THE CHAPEL IN THE FOREST
Having preached at Providence Chapel for the annual Thanksgiving Services for over fifteen years I was very interested to be given a report of the opening of this attractive chapel. It is still to be found along a rough lane leading off the A22 road south of the village of Forest Row near East Grinstead. The lane continues on into the Ashdown Forest in an area of real attractiveness and tranquillity. The old cow-shed that formed the original meeting place still stands and is used for the serving of teas on special occasions. This old and special relic gives one the sense of a past era when hunger for the preaching of the truth was so evident and the report which follows clearly indicates a time of real numerical blessing requiring the building of the much larger and more suitable building. There is, however, a sense of deep sadness to realise
that in the period since these happy days the numbers meeting at Providence Chapel have so sadly decreased. I trust this account may stir some praying souls to ask the Lord for better days at Forest Row once again and, as Mr Delves exhorted in his sermon, to `seek the good’ of this and other small congregations where once great blessing was known.
Report of Opening Services
of Providence Chapel, Forest Row, Sussex on April 25th, 1928.
In this small country village there has been a little Chapel where Free and Sovereign Grace has been preached for many years, and by the goodness of God the congregation has so increased, and other changes have taken place, that a new Chapel has been erected, and on Wednesday, April 25th, 1928, the opening services were held. The event was a great one, and while all were pleased with the new Chapel, there were those who were grieved to take farewell of the old building, which had been to them the house of God for many years. The history of the development of this Cause is an interesting one, for in the old days, when there was no such place of worship in the village, a number of people would walk to Crowborough in order to attend the Strict Baptist Chapel at Forest Fold, Crowborough, under the pastoral care of the late Mr Littleton. To make such a journey unnecessary, Divine service for some time was held in the kitchen of the late Mr Stephen Card.
This was in the days of Mr Tester, Mr Budgen, Mrs Huggett, and Mr and Mrs Isaac Waters, who, with others, agreed to apply to Mr Henley for the use of his cow-shed as a chapel. This permission was granted, and the cow-shed became Providence Chapel. The transformation took place in the year 1874, so that for over fifty years the building had served its purpose as a place of worship.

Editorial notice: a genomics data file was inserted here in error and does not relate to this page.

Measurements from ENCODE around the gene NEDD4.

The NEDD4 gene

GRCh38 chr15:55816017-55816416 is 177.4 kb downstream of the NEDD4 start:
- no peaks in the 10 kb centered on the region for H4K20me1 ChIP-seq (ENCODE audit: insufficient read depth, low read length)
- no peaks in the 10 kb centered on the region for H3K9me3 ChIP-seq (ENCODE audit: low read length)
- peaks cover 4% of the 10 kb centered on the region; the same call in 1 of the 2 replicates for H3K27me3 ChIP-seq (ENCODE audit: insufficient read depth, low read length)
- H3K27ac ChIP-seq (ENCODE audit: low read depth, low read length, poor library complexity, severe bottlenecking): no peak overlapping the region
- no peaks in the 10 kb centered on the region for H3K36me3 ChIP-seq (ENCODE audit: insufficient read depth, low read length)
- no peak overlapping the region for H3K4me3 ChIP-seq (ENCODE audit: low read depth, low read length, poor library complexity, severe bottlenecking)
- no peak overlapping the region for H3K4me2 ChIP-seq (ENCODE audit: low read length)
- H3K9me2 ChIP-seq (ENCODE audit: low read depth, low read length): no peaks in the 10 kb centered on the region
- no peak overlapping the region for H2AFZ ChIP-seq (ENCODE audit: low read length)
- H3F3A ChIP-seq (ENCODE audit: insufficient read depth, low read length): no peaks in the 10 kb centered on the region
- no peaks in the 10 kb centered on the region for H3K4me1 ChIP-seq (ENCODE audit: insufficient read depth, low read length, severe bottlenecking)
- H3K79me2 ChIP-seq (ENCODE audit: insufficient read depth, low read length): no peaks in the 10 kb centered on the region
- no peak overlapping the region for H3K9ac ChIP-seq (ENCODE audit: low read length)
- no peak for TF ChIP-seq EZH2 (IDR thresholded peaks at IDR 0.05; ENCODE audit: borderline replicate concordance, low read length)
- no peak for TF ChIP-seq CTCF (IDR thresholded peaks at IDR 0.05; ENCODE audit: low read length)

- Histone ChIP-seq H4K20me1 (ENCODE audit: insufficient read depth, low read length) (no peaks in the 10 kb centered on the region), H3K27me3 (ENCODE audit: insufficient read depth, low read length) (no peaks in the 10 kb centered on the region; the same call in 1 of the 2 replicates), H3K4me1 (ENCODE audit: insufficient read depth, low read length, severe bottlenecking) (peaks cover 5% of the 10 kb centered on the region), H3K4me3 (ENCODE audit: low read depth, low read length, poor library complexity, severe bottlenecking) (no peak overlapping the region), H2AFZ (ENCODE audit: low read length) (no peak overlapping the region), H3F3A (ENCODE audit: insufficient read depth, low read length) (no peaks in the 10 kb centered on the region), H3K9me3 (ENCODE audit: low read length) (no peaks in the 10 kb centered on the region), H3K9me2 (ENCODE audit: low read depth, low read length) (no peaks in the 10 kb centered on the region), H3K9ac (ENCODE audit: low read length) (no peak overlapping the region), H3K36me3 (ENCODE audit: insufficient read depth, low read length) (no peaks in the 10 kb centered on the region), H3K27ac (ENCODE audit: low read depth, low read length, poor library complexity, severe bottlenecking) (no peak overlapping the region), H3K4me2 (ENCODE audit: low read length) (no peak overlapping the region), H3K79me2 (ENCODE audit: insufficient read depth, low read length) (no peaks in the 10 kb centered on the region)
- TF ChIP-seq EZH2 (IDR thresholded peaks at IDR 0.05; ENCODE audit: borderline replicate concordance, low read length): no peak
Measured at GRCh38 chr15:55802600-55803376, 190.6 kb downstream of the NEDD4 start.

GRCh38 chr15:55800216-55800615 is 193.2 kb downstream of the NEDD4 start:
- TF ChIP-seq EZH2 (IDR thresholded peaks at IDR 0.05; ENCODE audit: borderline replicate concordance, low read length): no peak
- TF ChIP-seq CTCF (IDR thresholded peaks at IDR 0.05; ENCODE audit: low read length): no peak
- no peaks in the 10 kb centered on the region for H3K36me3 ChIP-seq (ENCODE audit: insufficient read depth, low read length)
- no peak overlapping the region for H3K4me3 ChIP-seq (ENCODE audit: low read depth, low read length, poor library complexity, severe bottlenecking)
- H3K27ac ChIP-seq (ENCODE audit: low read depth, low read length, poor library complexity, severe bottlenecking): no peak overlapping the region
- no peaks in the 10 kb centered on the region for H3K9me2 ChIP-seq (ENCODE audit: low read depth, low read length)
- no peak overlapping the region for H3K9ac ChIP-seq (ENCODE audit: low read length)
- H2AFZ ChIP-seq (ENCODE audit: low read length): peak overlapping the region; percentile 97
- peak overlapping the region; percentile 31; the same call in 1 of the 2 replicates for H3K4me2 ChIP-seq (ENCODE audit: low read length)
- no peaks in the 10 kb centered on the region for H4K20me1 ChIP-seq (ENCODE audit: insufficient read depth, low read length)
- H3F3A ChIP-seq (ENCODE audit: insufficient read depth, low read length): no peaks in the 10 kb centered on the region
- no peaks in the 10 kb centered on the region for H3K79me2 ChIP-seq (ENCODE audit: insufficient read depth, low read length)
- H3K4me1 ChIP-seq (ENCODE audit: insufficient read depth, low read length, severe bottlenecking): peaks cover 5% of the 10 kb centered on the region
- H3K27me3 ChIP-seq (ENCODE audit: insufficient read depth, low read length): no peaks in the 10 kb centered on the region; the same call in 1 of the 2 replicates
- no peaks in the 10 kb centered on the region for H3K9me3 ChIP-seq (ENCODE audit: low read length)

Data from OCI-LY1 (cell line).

Some time ago it was realised that the accommodation was not sufficient, and a scheme was inaugurated for the provision of a new building. With the assistance of friends this was made possible, and there now stands within a stone’s throw of the old chapel a handsome new place of worship, which, through their generosity, was opened free of debt. The congregation was so great that many were unable to enter the chapel at the afternoon service. Tea was provided for the visitors, an achievement of no mean order, as the congregation was continually increasing, so that when the time for the evening service arrived it was clearly seen that only a portion could be accommodated in the new building.
It was, therefore, wisely decided to hold the service in the open, and on the borders of the beautiful Ashdown Forest on one of April’s best evenings the second service was held and the second sermon preached.
It was greatly enjoyed, and was a particularly happy feature of a remarkable opening ceremony. It was estimated that there were five hundred people present, and the sincerity with which they entered into the service was apparent.
Mr Walter Brooke, of Tadworth, was the preacher in the afternoon, and he said he had good news for the congregation in regard to their new place of worship. Often on such occasions ministers had to make a special plea in regard to a cumbersome debt, but he was very happy to be able to tell them that there was nothing of that sort hanging over their new chapel.
Loyal, earnest and liberal workers had enabled that chapel to be erected, and so far as the building was concerned it was free of debt. He thought they would all agree that that was very pleasant. He went on to say how glad he was to be present and to meet so many old friends, and proceeded to preach from the 84th Psalm, 10th verse, `For a day in thy courts is better than a thousand. I had rather be a door-keeper in the house of my God than to dwell in the tents of wickedness.’
Mr S. Delves, of Forest Fold Chapel, Crowborough, was the preacher at the evening service. His text was from the 122nd Psalm, 9th verse, `Because of the house of the LORD our God, I will seek thy good.’ His earnest address was greatly enjoyed, and in it he emphasised the need for unity.
The new building has comfortable accommodation for one hundred worshippers, but at the afternoon service there were about two hundred present. It is a beautiful building, well lit, and the pulpit is made of Austrian oak. Much of the woodwork in the building is of the same wood, and the doors, frames, and porch are also of oak.
It is an interesting fact that Mr Harry Waters and Mrs Holmden, both of whom were present on Wednesday, were members of the congregation when the former chapel was opened. Mr Harry Waters has played the clarionet in the chapel for about thirty-six years, and his brother, Mr Edgar Waters, has been corresponding deacon and secretary twenty-eight years. These two friends are well-known builders, and undertook to carry out the work, which all agree has been done in a most satisfactory manner.